The Cost of a Simple Mistake
I get a lot of leaflets through my door. Many of them go into the recycling bin, and for many reasons, but few things will relegate something to the bin faster than a spelling mistake. If a company can’t be bothered to get it right, why should I spend my hard-earned money with them?
You could of course argue that many people don’t notice mistakes; that it doesn’t really matter. And you’d be right. Not everyone does notice, and not every mistake necessarily costs you business. But in today’s tough economic climate and super-competitive marketplace, can you afford to take that chance?
It’s all relative, of course. The odd erroneous apostrophe may seem very trivial, and naturally its importance does depend on the nature of the business you run. Perhaps if you were buying cement, or butter, or a beach ball, you wouldn’t take your custom elsewhere purely on the basis of a spelling mistake. But what if you were employing someone’s services? What if you needed to be confident you would get perfect results from a tradesperson or company? How confident would you be if they couldn’t get their own marketing materials right? What if you were looking for a tutor for your child’s education?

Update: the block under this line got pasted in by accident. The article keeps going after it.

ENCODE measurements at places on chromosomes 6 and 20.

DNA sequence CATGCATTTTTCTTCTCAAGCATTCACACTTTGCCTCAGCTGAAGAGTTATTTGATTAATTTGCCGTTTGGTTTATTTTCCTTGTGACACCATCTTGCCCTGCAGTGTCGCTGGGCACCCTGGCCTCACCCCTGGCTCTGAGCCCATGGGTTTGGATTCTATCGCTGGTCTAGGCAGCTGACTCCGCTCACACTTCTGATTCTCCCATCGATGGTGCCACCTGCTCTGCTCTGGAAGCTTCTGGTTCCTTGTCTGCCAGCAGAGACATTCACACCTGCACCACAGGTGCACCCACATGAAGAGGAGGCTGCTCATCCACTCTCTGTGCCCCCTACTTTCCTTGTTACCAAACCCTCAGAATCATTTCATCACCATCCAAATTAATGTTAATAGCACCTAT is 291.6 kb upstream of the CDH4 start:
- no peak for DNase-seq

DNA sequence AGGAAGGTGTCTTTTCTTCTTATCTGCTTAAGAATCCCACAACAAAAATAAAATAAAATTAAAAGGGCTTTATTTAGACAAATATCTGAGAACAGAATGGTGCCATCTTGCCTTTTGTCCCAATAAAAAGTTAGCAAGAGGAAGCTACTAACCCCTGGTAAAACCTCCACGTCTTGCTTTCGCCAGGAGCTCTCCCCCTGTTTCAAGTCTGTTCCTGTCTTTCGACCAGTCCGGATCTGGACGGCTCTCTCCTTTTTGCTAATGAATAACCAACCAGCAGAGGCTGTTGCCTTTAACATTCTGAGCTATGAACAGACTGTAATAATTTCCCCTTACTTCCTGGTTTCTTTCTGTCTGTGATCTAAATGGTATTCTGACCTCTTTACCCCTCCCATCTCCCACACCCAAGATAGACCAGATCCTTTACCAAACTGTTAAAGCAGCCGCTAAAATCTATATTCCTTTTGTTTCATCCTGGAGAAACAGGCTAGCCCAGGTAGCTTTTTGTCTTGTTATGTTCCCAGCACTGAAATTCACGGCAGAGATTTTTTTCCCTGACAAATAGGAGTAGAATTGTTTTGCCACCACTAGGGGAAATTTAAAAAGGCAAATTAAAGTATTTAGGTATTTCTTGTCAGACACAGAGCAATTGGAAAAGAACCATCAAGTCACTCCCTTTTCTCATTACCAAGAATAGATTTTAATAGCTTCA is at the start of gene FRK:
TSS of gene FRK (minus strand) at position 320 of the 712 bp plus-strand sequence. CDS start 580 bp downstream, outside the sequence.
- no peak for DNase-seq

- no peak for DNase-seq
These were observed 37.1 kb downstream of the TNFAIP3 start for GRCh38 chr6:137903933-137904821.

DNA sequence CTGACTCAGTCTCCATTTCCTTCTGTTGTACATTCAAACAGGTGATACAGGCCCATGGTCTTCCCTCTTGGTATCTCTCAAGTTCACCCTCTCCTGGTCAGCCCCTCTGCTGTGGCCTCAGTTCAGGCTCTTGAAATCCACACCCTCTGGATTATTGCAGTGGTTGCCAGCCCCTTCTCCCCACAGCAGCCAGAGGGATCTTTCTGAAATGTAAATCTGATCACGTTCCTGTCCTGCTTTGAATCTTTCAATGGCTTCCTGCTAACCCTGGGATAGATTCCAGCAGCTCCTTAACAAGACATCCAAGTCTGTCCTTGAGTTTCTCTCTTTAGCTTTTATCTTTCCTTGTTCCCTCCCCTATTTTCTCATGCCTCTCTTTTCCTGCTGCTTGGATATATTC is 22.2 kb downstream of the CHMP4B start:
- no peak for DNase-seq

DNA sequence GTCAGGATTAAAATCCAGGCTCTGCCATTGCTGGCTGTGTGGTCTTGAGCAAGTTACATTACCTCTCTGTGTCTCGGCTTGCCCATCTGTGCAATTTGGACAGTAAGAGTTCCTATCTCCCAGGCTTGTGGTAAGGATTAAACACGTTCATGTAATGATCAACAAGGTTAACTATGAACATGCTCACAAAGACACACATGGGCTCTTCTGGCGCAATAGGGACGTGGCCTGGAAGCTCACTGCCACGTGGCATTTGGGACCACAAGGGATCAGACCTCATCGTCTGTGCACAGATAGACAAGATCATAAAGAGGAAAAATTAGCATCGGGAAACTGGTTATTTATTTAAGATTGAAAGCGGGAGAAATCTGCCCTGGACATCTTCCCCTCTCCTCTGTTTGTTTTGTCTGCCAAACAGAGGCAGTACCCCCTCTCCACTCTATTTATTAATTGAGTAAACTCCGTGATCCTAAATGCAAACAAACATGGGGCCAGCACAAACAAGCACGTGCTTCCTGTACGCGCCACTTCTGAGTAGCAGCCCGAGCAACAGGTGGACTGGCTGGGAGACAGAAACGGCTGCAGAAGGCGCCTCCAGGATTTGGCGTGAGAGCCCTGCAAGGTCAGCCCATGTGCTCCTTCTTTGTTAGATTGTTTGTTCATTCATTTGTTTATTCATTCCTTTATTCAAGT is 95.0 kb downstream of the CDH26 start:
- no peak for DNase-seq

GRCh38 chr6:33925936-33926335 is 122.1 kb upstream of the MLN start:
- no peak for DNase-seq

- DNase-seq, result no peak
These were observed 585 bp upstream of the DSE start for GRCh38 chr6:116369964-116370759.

Bad spelling and grammatical mistakes are so common these days that you could indeed be forgiven for thinking it doesn’t matter. I know, for example, that I am in the minority for being irritated every time I see a supermarket sign saying “10 items or less”. And, to be fair, it doesn’t stop me shopping there. However, when the Liberal Democrats put a campaign leaflet through my door containing at least 20 different errors, it did make me question their commitment to high standards. And to education.
It doesn’t cost a lot to get a copywriter or proofreader to check over your marketing materials before it goes to print, or is published online, or even sent to someone’s mobile. But it could cost you an awful lot in lost custom not to. Why take the chance?
Oh, and just for anyone who was wondering – it’s supposed to be “10 items or fewer”. Rant over.